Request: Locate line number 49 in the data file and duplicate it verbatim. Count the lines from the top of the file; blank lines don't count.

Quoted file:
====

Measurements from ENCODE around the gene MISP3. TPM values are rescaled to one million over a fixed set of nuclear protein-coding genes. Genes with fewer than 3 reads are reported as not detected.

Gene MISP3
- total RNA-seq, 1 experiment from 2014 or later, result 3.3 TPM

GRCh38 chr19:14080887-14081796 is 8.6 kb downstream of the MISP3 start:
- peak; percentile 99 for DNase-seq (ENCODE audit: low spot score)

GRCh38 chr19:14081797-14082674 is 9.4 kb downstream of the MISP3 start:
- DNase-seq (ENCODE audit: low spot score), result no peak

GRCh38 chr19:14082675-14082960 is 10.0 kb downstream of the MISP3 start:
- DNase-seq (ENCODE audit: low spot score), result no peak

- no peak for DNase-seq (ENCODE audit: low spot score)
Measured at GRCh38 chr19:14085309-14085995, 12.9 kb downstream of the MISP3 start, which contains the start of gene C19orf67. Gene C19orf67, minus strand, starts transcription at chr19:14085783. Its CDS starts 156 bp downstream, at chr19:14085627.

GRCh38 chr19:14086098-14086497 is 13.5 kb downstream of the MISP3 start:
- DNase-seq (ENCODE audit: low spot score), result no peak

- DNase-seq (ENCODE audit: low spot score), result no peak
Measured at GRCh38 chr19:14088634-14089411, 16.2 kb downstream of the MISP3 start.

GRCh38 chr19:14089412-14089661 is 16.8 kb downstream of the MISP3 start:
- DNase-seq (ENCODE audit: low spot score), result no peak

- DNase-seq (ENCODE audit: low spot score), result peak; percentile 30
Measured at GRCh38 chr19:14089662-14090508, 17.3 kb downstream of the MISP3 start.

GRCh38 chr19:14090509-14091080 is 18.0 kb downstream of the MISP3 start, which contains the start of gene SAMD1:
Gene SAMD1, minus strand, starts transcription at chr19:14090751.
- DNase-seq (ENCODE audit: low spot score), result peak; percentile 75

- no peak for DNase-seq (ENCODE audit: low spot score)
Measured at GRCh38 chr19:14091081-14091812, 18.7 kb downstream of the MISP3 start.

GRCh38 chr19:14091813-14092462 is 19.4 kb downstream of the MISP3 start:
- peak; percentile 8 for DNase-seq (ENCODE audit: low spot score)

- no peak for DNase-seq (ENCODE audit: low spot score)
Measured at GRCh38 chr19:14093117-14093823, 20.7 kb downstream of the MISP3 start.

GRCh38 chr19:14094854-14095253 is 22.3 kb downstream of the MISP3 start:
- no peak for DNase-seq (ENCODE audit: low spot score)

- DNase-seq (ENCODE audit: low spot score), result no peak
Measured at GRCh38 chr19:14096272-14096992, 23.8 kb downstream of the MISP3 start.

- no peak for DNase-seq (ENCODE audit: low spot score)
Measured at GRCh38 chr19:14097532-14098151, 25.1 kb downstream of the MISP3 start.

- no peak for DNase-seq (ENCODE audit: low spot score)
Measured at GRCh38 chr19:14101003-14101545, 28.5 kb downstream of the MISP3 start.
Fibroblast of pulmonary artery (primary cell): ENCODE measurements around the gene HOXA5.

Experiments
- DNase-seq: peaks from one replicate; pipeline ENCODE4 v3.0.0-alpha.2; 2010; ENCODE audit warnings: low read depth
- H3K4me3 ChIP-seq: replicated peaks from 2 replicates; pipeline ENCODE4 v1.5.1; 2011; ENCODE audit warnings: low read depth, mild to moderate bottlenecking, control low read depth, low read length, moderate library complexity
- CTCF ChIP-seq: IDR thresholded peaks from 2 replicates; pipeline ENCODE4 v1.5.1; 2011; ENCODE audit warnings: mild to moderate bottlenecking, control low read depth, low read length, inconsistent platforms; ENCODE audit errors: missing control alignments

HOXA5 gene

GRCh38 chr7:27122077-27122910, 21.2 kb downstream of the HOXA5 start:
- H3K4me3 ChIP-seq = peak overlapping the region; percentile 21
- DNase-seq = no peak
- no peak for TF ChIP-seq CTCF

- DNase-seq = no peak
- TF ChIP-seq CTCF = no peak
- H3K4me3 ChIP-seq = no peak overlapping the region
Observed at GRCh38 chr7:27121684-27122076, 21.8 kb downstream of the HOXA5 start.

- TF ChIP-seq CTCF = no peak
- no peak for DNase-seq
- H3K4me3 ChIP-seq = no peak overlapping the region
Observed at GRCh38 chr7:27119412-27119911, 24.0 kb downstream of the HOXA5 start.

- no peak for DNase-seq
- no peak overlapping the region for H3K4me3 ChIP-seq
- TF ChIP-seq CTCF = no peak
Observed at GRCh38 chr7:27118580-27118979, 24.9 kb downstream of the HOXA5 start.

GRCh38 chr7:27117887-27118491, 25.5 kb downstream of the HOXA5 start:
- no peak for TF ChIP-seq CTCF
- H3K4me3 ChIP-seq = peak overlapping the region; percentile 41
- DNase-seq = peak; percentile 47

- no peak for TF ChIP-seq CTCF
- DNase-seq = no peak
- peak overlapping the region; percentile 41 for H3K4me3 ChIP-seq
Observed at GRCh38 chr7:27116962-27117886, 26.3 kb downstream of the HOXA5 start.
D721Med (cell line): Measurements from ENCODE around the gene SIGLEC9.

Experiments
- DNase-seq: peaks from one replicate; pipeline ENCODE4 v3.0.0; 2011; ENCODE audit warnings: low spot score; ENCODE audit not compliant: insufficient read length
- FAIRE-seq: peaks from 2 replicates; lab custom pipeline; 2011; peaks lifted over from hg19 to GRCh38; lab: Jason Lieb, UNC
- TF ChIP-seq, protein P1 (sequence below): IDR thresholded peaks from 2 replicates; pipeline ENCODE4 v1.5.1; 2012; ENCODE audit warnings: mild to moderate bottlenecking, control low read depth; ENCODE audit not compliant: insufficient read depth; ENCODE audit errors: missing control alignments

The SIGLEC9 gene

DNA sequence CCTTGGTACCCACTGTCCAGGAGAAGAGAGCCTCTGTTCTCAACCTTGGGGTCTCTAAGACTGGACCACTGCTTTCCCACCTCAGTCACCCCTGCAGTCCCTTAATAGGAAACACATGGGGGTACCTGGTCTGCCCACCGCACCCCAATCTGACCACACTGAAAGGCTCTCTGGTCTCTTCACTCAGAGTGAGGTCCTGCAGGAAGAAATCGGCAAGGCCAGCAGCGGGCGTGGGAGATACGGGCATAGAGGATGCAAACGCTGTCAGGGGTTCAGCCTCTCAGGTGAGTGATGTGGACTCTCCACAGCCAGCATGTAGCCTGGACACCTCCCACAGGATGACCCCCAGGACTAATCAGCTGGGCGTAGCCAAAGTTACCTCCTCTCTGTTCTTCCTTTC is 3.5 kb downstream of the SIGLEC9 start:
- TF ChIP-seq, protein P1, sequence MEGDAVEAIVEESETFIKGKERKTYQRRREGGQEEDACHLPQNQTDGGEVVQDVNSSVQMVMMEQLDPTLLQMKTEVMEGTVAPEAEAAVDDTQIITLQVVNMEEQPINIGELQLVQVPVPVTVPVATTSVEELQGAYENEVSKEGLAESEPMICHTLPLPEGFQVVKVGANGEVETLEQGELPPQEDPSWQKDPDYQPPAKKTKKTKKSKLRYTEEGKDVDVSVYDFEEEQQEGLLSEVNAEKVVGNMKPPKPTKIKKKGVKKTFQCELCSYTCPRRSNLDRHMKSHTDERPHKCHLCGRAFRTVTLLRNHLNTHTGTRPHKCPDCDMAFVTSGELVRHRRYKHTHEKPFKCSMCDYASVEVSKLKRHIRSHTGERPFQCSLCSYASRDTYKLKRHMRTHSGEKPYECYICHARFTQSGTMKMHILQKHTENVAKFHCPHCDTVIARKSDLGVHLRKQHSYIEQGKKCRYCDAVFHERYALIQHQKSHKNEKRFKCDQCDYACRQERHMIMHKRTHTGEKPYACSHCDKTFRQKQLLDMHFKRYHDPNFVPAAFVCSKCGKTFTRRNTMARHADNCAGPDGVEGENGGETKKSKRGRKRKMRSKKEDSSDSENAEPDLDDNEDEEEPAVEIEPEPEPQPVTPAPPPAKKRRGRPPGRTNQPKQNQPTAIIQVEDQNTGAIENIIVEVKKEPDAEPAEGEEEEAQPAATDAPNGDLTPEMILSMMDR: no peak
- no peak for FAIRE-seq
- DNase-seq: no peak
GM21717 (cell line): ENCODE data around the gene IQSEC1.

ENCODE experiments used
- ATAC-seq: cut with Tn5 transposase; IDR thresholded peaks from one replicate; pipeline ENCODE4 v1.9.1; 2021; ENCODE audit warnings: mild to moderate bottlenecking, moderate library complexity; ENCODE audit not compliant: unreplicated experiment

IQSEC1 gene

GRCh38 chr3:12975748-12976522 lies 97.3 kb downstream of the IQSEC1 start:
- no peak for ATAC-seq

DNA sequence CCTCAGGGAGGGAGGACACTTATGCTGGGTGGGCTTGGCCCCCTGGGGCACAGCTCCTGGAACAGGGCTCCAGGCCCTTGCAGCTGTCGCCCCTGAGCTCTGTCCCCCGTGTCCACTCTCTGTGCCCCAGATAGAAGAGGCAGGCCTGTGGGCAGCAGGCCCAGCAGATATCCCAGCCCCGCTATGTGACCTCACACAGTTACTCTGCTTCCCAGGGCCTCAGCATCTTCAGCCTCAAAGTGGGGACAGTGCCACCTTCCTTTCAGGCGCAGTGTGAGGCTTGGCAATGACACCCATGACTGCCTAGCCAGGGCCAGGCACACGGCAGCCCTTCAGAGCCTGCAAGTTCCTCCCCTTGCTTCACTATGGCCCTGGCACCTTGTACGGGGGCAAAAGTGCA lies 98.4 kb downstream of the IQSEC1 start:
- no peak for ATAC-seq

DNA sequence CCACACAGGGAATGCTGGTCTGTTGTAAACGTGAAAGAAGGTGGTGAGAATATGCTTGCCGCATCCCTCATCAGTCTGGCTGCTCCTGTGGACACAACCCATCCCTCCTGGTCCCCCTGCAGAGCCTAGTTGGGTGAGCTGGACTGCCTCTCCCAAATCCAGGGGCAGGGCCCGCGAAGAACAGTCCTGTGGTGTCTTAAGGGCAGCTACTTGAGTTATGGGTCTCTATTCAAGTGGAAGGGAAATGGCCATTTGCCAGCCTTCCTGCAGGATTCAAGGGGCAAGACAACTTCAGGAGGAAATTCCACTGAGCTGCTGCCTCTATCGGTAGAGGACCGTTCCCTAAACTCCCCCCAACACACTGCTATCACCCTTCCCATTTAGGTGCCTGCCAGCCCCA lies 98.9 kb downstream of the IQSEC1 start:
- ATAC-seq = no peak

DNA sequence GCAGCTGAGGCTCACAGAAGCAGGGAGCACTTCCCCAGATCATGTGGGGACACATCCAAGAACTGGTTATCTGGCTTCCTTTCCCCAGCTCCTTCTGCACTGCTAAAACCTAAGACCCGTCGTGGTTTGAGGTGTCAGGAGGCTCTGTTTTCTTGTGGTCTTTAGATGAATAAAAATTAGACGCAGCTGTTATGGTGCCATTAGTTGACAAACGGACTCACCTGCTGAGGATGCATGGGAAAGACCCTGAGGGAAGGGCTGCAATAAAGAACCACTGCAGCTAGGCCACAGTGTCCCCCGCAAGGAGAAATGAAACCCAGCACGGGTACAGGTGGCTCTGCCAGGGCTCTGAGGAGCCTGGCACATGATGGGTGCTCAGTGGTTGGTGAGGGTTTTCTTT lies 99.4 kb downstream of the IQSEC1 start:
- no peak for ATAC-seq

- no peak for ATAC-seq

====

- H3K4me3 ChIP-seq = no peak overlapping the region